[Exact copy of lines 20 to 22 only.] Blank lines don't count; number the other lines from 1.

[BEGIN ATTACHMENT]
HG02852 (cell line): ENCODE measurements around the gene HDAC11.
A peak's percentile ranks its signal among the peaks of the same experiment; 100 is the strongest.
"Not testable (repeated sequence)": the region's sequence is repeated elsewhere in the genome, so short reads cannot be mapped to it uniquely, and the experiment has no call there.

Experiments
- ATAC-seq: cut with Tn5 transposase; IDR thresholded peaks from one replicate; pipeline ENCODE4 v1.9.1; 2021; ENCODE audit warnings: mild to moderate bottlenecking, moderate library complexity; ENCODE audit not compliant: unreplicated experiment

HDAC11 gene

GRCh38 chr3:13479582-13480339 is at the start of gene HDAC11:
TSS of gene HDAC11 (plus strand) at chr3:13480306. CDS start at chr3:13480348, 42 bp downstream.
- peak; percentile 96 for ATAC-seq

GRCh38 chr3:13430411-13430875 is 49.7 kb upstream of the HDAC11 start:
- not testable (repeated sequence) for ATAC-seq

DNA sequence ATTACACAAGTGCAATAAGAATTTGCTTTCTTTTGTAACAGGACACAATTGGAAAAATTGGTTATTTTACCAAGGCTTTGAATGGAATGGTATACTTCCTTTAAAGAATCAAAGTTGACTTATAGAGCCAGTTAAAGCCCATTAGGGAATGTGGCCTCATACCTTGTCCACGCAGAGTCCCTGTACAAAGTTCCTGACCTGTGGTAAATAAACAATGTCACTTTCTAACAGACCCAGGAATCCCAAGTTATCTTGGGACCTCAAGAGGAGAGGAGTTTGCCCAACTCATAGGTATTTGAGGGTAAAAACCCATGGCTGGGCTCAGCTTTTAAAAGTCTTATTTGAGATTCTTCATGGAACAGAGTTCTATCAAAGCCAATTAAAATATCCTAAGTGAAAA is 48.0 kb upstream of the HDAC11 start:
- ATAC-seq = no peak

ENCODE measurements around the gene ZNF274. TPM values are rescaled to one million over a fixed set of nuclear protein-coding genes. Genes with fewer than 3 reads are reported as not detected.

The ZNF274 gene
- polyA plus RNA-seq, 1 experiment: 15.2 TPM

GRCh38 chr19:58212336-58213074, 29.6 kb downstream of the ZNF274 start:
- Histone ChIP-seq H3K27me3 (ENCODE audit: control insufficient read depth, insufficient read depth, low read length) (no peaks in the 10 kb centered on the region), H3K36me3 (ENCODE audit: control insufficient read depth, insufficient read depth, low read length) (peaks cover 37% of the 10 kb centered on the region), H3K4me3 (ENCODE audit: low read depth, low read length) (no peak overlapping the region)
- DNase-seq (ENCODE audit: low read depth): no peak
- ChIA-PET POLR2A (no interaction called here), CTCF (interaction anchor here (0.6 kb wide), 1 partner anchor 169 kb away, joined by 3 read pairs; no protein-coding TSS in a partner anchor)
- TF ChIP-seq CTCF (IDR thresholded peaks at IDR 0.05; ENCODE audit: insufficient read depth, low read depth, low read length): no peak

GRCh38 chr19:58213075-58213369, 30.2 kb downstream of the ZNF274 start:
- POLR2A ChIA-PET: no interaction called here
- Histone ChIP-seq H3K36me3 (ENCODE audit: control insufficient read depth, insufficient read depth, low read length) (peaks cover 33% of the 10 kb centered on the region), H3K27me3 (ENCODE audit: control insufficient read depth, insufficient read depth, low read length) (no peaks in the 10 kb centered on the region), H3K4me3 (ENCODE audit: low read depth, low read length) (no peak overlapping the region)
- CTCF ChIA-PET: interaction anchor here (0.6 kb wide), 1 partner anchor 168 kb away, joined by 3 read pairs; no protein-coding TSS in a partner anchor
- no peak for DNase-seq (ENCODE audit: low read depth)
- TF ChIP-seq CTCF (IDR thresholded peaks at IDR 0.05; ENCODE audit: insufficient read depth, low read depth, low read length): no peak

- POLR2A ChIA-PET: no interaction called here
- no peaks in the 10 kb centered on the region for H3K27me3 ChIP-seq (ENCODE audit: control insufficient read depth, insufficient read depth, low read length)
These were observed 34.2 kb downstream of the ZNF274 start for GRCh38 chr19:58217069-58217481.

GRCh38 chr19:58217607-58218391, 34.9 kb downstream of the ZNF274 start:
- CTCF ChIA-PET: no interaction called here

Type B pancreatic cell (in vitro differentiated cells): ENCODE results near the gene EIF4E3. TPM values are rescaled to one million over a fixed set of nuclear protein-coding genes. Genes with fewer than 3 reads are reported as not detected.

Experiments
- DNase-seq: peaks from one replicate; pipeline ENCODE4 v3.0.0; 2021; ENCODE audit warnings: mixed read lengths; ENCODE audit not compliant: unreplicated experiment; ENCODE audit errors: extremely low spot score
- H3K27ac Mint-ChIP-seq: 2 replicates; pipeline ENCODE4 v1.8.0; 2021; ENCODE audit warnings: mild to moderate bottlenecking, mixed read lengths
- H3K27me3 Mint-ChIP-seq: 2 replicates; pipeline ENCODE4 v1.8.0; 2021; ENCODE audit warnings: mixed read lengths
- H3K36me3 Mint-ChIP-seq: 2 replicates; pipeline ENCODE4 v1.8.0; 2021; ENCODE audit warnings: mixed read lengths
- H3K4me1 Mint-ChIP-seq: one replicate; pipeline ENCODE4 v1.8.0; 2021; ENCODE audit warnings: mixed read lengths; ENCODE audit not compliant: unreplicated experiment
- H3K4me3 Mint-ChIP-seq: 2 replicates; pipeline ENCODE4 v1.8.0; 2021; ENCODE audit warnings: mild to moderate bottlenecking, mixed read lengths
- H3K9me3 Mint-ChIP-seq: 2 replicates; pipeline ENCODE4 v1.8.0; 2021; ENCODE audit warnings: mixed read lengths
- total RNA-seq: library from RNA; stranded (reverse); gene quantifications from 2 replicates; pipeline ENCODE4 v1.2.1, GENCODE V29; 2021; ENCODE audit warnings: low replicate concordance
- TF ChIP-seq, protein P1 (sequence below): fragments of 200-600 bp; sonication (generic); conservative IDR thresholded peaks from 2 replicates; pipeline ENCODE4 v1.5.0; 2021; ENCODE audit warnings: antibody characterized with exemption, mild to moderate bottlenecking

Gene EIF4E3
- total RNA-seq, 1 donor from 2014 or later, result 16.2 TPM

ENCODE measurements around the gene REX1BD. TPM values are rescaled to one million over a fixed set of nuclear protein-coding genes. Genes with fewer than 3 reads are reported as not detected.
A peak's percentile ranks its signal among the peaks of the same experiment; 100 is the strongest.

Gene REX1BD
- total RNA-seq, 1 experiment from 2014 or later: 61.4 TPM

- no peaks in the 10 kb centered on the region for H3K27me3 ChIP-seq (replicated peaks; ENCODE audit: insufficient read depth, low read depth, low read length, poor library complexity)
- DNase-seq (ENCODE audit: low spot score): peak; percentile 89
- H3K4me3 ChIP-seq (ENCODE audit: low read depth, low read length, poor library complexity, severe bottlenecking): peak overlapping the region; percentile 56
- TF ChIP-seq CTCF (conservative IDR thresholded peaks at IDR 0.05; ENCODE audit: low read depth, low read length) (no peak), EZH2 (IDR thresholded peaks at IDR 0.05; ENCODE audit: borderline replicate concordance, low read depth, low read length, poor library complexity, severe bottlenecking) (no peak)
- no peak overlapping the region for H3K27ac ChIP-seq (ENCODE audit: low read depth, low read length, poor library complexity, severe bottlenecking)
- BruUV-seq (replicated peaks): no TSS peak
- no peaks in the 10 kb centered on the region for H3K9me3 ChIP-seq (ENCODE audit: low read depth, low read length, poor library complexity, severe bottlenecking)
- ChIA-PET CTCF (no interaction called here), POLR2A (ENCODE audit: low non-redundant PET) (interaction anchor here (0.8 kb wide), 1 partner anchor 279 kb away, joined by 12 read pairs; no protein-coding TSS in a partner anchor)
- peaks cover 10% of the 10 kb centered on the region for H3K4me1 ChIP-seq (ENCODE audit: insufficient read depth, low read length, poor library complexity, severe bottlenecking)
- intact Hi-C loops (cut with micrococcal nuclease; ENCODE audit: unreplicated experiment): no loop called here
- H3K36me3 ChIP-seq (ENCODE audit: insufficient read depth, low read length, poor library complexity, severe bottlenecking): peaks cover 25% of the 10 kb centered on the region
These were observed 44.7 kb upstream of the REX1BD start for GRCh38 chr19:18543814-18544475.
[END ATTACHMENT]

- ChIA-PET POLR2A (no interaction called here), CTCF (interaction anchor here (0.6 kb wide), 1 partner anchor 169 kb away, joined by 3 read pairs; no protein-coding TSS in a partner anchor)
- TF ChIP-seq CTCF (IDR thresholded peaks at IDR 0.05; ENCODE audit: insufficient read depth, low read depth, low read length): no peak

GRCh38 chr19:58213075-58213369, 30.2 kb downstream of the ZNF274 start: